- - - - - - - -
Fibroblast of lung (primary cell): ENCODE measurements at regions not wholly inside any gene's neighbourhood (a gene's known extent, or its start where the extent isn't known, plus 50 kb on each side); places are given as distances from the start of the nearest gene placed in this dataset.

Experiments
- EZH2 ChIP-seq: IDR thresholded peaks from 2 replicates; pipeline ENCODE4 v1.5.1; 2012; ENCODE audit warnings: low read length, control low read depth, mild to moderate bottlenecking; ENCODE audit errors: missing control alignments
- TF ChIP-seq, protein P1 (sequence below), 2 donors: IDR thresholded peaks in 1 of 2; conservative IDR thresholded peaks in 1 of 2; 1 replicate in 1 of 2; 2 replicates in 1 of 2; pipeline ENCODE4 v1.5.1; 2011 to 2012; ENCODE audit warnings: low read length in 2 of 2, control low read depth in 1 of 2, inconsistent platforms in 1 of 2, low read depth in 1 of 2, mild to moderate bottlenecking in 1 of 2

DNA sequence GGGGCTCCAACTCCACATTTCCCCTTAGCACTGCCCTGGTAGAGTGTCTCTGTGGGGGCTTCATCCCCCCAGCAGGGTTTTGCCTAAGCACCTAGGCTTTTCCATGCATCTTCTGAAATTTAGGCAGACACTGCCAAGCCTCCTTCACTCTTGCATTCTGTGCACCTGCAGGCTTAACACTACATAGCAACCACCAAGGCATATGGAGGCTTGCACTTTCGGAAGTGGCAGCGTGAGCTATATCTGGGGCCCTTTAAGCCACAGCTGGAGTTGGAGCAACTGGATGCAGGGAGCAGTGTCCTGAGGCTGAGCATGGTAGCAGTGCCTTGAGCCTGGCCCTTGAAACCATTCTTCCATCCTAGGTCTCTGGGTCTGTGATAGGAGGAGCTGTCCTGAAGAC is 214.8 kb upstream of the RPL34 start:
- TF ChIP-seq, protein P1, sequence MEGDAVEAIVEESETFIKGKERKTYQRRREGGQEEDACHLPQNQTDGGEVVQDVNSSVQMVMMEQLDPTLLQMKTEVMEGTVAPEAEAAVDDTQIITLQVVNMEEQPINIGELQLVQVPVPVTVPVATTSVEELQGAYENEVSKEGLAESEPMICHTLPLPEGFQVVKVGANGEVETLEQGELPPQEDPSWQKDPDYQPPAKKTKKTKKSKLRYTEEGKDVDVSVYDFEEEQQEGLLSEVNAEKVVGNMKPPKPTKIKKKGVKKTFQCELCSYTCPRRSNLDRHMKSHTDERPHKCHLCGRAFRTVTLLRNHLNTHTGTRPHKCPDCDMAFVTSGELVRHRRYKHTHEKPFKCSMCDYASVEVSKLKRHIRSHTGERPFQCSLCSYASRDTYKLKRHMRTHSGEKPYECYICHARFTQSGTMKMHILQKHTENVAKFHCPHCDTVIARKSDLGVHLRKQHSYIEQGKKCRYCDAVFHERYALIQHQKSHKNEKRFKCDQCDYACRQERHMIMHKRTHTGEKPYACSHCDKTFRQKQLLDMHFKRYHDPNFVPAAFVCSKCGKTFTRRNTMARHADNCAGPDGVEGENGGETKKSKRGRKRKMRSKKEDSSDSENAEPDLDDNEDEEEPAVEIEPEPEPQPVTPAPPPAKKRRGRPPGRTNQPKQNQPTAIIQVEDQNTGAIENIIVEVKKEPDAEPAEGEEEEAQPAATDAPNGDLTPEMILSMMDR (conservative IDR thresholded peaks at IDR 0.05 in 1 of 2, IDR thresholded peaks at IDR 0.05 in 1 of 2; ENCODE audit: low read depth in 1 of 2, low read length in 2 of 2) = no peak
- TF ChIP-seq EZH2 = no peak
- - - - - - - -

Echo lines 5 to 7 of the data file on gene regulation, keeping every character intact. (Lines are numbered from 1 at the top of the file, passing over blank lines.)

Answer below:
DNA sequence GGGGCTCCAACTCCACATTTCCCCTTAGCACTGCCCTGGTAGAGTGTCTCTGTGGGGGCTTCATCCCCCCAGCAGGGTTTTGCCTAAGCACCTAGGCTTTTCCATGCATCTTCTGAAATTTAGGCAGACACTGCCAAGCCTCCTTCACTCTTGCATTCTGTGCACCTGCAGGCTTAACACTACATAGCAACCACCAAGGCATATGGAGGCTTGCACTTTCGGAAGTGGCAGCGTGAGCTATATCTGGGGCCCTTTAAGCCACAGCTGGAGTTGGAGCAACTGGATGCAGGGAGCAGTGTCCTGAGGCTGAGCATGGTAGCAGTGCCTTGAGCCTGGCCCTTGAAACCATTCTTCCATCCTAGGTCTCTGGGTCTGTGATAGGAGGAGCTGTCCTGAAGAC is 214.8 kb upstream of the RPL34 start:
- TF ChIP-seq, protein P1, sequence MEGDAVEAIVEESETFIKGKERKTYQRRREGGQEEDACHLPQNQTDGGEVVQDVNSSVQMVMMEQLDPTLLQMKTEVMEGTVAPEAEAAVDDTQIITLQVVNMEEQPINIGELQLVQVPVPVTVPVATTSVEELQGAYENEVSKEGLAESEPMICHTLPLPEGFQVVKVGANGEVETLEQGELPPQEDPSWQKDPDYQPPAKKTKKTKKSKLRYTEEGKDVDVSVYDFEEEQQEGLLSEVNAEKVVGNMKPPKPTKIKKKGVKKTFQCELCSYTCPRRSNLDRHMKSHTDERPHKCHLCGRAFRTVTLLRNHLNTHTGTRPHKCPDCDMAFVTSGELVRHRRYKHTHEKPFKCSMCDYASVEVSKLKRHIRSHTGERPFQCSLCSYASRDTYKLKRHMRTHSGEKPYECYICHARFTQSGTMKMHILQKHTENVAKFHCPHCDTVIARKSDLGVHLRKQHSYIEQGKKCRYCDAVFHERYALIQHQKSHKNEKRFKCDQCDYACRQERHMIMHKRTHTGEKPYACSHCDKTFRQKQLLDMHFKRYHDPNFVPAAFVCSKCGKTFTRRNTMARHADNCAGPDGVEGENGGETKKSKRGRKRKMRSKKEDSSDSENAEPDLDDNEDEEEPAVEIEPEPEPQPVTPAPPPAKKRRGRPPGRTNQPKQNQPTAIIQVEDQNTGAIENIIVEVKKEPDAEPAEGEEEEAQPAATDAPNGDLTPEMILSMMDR (conservative IDR thresholded peaks at IDR 0.05 in 1 of 2, IDR thresholded peaks at IDR 0.05 in 1 of 2; ENCODE audit: low read depth in 1 of 2, low read length in 2 of 2) = no peak
- TF ChIP-seq EZH2 = no peak